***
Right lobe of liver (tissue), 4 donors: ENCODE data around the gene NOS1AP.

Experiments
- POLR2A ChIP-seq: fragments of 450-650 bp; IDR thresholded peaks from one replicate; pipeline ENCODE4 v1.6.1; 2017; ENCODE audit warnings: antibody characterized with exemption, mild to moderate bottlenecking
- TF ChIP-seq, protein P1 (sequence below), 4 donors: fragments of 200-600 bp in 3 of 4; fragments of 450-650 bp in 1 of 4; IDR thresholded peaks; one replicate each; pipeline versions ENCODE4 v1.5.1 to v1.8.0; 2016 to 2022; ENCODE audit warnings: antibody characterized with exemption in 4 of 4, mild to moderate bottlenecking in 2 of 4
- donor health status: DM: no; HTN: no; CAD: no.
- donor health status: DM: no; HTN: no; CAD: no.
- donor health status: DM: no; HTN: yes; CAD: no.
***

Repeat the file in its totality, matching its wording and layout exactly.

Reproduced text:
Right lobe of liver (tissue), 4 donors: ENCODE data around the gene NOS1AP.

Experiments
- POLR2A ChIP-seq: fragments of 450-650 bp; IDR thresholded peaks from one replicate; pipeline ENCODE4 v1.6.1; 2017; ENCODE audit warnings: antibody characterized with exemption, mild to moderate bottlenecking
- TF ChIP-seq, protein P1 (sequence below), 4 donors: fragments of 200-600 bp in 3 of 4; fragments of 450-650 bp in 1 of 4; IDR thresholded peaks; one replicate each; pipeline versions ENCODE4 v1.5.1 to v1.8.0; 2016 to 2022; ENCODE audit warnings: antibody characterized with exemption in 4 of 4, mild to moderate bottlenecking in 2 of 4
- donor health status: DM: no; HTN: no; CAD: no.
- donor health status: DM: no; HTN: no; CAD: no.
- donor health status: DM: no; HTN: yes; CAD: no.